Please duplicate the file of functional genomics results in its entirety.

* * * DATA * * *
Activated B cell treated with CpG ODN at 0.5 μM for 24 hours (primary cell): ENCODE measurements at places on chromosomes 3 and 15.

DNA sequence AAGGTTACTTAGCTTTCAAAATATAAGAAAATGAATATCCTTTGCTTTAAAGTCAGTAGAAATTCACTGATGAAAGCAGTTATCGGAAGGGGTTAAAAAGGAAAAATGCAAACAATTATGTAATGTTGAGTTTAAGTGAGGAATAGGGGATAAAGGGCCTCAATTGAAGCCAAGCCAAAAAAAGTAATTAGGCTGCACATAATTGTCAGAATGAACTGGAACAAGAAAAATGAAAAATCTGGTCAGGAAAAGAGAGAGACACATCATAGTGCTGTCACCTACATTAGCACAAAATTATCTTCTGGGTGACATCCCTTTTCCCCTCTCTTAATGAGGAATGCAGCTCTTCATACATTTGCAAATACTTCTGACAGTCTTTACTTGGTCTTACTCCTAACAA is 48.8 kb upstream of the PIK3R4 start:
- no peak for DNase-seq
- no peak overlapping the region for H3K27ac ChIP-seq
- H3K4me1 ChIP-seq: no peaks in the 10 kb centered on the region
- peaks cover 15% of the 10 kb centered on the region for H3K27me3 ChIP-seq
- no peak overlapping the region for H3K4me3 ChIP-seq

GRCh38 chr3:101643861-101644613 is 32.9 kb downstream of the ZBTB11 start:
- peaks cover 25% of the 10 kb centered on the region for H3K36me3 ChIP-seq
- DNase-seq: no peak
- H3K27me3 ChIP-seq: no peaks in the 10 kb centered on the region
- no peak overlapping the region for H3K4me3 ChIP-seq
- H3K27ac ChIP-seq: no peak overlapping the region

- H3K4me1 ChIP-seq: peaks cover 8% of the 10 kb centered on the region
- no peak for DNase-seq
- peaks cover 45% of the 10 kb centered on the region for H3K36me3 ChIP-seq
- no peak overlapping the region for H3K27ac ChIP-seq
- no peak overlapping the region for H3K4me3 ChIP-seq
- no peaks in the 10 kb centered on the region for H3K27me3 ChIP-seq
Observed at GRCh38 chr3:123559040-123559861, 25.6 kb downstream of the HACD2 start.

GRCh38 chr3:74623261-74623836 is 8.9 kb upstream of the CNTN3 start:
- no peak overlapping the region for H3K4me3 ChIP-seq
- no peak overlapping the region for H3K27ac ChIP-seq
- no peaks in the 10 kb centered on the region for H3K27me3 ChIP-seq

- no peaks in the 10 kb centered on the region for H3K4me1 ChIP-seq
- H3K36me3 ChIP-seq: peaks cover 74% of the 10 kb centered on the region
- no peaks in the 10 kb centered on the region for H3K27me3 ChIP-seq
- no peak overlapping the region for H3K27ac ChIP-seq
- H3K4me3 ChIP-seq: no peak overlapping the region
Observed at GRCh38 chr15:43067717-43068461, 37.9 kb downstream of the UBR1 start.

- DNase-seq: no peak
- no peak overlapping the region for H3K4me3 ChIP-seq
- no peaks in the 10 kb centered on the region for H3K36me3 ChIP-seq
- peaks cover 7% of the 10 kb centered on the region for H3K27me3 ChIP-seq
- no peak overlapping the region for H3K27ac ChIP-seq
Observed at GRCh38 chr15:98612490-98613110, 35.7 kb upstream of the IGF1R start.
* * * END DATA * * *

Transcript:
Activated B cell treated with CpG ODN at 0.5 μM for 24 hours (primary cell): ENCODE measurements at places on chromosomes 3 and 15.

DNA sequence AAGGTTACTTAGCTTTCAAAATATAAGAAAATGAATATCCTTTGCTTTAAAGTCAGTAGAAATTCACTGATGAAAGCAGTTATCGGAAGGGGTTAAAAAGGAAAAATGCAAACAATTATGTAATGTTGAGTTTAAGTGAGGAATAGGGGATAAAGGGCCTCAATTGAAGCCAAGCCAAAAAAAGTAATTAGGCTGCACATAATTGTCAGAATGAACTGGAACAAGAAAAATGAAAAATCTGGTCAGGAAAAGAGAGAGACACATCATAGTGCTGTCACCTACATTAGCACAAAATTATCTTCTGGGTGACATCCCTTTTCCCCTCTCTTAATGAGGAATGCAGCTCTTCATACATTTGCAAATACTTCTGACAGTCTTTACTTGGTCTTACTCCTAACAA is 48.8 kb upstream of the PIK3R4 start:
- no peak for DNase-seq
- no peak overlapping the region for H3K27ac ChIP-seq
- H3K4me1 ChIP-seq: no peaks in the 10 kb centered on the region
- peaks cover 15% of the 10 kb centered on the region for H3K27me3 ChIP-seq
- no peak overlapping the region for H3K4me3 ChIP-seq

GRCh38 chr3:101643861-101644613 is 32.9 kb downstream of the ZBTB11 start:
- peaks cover 25% of the 10 kb centered on the region for H3K36me3 ChIP-seq
- DNase-seq: no peak
- H3K27me3 ChIP-seq: no peaks in the 10 kb centered on the region
- no peak overlapping the region for H3K4me3 ChIP-seq
- H3K27ac ChIP-seq: no peak overlapping the region

- H3K4me1 ChIP-seq: peaks cover 8% of the 10 kb centered on the region
- no peak for DNase-seq
- peaks cover 45% of the 10 kb centered on the region for H3K36me3 ChIP-seq
- no peak overlapping the region for H3K27ac ChIP-seq
- no peak overlapping the region for H3K4me3 ChIP-seq
- no peaks in the 10 kb centered on the region for H3K27me3 ChIP-seq
Observed at GRCh38 chr3:123559040-123559861, 25.6 kb downstream of the HACD2 start.

GRCh38 chr3:74623261-74623836 is 8.9 kb upstream of the CNTN3 start:
- no peak overlapping the region for H3K4me3 ChIP-seq
- no peak overlapping the region for H3K27ac ChIP-seq
- no peaks in the 10 kb centered on the region for H3K27me3 ChIP-seq

- no peaks in the 10 kb centered on the region for H3K4me1 ChIP-seq
- H3K36me3 ChIP-seq: peaks cover 74% of the 10 kb centered on the region
- no peaks in the 10 kb centered on the region for H3K27me3 ChIP-seq
- no peak overlapping the region for H3K27ac ChIP-seq
- H3K4me3 ChIP-seq: no peak overlapping the region
Observed at GRCh38 chr15:43067717-43068461, 37.9 kb downstream of the UBR1 start.

- DNase-seq: no peak
- no peak overlapping the region for H3K4me3 ChIP-seq
- no peaks in the 10 kb centered on the region for H3K36me3 ChIP-seq
- peaks cover 7% of the 10 kb centered on the region for H3K27me3 ChIP-seq
- no peak overlapping the region for H3K27ac ChIP-seq
Observed at GRCh38 chr15:98612490-98613110, 35.7 kb upstream of the IGF1R start.